Theoretical physicists will tell you that our linear concept of time and space is a fallacy, that the speculative worlds we dream up when we imagine different choices – catching that train, getting that job, kissing that person on that night – are not only possible, but happening right now in concurrent dimensions. Which means, of course, that there’s a world out there somewhere in which The OA is still going. So why isn’t it this one?
When Netflix announced they would not be renewing Brit Marling and Zal Batmanglij’s ambitious TV drama back in August 2019, the ripples spread far beyond the typical fan outcry. A campaign was launched by fans to save the show, with efforts ranging from inspirational to horrifying; some even began speculating whether the show’s premature cancellation was actually part of a mind-bending meta-narrative inspired by the season two finale’s revelations.
Two years on, many fans – and some of the show’s stars – still haven’t given up hope that the story of The OA might one day be revived. Here’s why we need it back on our TV screens in this dimension…
The story was always intended to be told across five parts
Not only was the show carefully structured to be five seasons long, but creators Marling and Batmanglij knew exactly how it would play out from start to finish. Jason Isaacs, who played the show’s brilliant but cruel scientist HAP, told Collider in 2019 that the pair had it “all mapped out,” to the extent that certain scenes from season 2 were actually part of season 5’s story arc.
“I knew exactly where the third season was going to go, and it’s utterly brilliant,” he explained. “When they told me the end of season two, I went, ‘Wait, guys, are you actually sure? That sounds nuts to me. What can you possibly do afterwards?’ So, they sat me down and told me, and 15 minutes later, my jaw was hanging open.”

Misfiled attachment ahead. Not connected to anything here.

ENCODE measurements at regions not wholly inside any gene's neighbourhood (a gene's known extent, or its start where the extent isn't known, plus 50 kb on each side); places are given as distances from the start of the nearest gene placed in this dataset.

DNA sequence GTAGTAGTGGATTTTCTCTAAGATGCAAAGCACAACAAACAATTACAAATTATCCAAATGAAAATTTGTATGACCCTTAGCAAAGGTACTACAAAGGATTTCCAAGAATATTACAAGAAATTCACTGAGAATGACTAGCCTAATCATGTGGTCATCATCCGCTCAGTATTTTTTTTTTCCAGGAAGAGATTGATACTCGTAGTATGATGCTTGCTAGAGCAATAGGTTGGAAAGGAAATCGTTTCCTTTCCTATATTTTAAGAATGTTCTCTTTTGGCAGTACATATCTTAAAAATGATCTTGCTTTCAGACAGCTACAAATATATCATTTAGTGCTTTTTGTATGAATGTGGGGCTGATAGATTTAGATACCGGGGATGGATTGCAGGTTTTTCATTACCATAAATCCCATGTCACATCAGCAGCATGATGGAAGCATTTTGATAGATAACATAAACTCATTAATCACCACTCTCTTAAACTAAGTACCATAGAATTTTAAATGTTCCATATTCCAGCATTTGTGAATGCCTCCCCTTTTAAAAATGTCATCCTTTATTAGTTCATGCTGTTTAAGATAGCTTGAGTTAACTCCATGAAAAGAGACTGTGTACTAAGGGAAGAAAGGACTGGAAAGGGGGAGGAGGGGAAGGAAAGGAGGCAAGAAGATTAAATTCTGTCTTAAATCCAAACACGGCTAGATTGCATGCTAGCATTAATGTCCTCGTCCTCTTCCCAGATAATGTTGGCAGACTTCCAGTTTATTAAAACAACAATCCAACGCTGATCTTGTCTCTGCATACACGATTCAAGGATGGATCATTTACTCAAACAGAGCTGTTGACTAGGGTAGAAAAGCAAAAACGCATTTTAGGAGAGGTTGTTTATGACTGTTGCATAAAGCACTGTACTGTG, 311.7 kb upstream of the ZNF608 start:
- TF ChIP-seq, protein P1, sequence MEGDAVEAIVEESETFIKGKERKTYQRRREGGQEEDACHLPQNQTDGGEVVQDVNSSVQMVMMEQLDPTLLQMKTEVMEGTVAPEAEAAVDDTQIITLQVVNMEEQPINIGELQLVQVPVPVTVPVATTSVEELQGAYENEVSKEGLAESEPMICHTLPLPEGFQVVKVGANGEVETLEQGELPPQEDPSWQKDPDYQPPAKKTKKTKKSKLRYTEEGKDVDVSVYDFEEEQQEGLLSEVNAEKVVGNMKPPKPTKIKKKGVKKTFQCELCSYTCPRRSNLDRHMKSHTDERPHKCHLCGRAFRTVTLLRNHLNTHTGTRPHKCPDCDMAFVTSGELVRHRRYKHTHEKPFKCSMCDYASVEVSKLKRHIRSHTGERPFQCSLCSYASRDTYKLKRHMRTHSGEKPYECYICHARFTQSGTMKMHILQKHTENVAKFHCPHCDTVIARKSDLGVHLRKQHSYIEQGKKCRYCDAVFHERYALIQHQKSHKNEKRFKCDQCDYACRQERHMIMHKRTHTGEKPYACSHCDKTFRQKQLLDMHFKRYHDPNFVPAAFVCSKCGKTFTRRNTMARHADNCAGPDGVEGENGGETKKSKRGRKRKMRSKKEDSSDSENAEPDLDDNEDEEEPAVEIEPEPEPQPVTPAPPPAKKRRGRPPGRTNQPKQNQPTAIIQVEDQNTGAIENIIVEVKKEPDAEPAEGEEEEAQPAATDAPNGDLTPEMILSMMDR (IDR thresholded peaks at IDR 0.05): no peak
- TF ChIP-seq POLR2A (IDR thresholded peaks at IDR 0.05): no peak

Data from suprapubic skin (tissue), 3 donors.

Fans have even lined up scenes from different seasons telling the same story and discovered that they sync perfectly. Knowing that one of the most beautiful and intricately plotted shows of all time has so many more twists and turns to take, but might never be revealed, feels unbearable.
It was cancelled after a spectacular twist
After jumping into another dimension, the characters found themselves on a TV set where lead actor Brit Marling plays an actress called Brit Marling, and co-star Jason Isaacs is a British actor called Jason Isaacs.
Some fans have pointed out that Isaacs claims to be Marling’s husband in the following ambulance scene, suggesting they haven’t quite jumped into our own dimension. What spurred on some of the more imaginative fans’ theorising is that Isaacs continued to wear the same blue shirt from that scene in subsequent interviews, and repeatedly talked about his character in a bizarrely sympathetic light, portraying him as a misunderstood genius when most consider him a villain. That you, HAP?
It’s still the weirdest show on Netflix